Trickster's Point (Cork O'Connor Series #12)

Trickster's Point (Cork O'Connor Series #12)

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by William Kent Krueger
     
 

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The dying don’t easily become the dead.

The next novel in William Kent Krueger’s New York Times bestselling series finds Cork O’Connor sitting in the shadow of a towering monolith known as Trickster’s Point, deep in the Minnesota wilderness. With him is Jubal Little, who is favored to become the first Native American

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Overview

The dying don’t easily become the dead.

The next novel in William Kent Krueger’s New York Times bestselling series finds Cork O’Connor sitting in the shadow of a towering monolith known as Trickster’s Point, deep in the Minnesota wilderness. With him is Jubal Little, who is favored to become the first Native American elected governor of Minnesota, and who is slowly dying with an arrow through his heart. Although the men have been bowhunting, a long-standing tradition among these two friends, this is no hunting accident. The arrow turns out to be one of Cork’s, and he becomes the primary suspect in the murder. He understands full well that he’s been set up. As he works to clear his name and track the real killer, he remembers his long, complex relationship with the tough kid who would grow up to become a professional football player, a populist politician, and the lover of the first woman to whom Cork ever gave his heart. Jubal was known by many for his passion, his loyalty, and his ambition. Only Cork knows that he was capable of murder.

Full of nail-biting suspense, plus a fascinating look into Cork’s teenage years in Aurora, a town blessed with natural beauty yet plagued by small-town feuds and heated racial tension, Trickster’s Point is a thrilling exploration of the motives, both good and ill, that lead men and women into the difficult, sometimes deadly, political arena.

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Editorial Reviews

St. Paul Pioneer Press
“Although there's plenty of excitement in this plot, Krueger is moving deeper into psychological territory with each book is this series.”
Midwest Book Review
“While the murder mystery is an essential element of the novel, more important is the look at the relationships of the various characters, to each other and to the locale.”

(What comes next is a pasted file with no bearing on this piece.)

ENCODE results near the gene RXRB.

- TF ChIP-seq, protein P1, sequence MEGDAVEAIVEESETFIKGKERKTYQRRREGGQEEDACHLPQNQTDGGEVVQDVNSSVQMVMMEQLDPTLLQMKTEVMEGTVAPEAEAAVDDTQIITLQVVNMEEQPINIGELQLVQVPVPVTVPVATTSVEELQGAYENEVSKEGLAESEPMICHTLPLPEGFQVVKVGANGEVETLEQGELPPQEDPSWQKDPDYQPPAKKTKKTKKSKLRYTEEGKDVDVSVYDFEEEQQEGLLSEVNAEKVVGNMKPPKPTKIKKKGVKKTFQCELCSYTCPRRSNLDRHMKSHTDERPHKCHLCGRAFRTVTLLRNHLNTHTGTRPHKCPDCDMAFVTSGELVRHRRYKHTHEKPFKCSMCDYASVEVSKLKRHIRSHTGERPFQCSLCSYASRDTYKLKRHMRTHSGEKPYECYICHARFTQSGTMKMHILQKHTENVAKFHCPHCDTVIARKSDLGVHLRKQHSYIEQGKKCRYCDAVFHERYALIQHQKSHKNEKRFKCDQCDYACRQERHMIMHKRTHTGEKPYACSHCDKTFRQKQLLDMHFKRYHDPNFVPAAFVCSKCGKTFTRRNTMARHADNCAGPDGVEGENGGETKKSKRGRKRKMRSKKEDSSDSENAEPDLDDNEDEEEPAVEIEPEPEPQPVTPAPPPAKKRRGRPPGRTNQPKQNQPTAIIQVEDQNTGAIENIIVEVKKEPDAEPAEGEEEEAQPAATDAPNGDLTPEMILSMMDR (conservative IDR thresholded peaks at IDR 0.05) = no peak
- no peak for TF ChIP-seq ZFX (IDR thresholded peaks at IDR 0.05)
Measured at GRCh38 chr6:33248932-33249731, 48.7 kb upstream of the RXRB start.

Book Reporter
“Krueger has crafted a strong and memorable series that never fails to surpass itself with each installment. Trickster's Point continues that tradition, containing some of Krueger’s best prose to date in what is perhaps his strongest, most intriguing novel yet.”
Crimespree Magazine
“Unlike many series, Cork and company age and evolve with each book. Time does not stand still and we share in the triumphs and tragedies of Cork. We watch his children grow up and, in some cases, move away. That constant change makes these novels all the more compelling.”
Denver Post
“Mystery fans can count on William Kent Krueger for an absorbing book with lots of twists and turns. He's an author who isn't afraid to take chances with his characters.”
Minneapolis Star Tribune
“An absorbing plot and a rewarding read.”
Sullivan County Democrat (New York)
“You might place Cork O’Connor, of this very accomplished series, halfway between Jesse Stone (not that warm) and Jack Reacher (not that hard)—and even add a dash of Douglas Corleone’s wise-guy Corvelli.”
Publishers Weekly
In the prologue of Anthony Award–winner Krueger’s fine 12th Cork O’Connor novel (after 2011’s Northwest Angle), politician Jubal Little, who most likely would’ve won election as Minnesota’s first Native American governor in a few days, takes three hours to die with an arrow in his chest—an arrow that belongs to his old friend, Cork, with whom he’d been bow hunting. As Cork seeks answers to such questions as who wanted to kill Jubal and who wanted to frame him for the murder, the narrative charts Jubal’s rise from high school athlete to NFL star, from U.S. representative to leading candidate for governor of Minnesota. Cork finds many suspects among the enemies Jubal made over the years, in particular those who disagreed with Jubal’s politics. A second puzzling killing muddies the water more. Krueger’s intimate knowledge of Minnesota’s northern reaches and respect for Native American life, ancient and modern, provide an intricate setting for this gem of a mystery. Agent: Danielle Egan-Miller, Browne & Miller Literary Associates. (Aug.)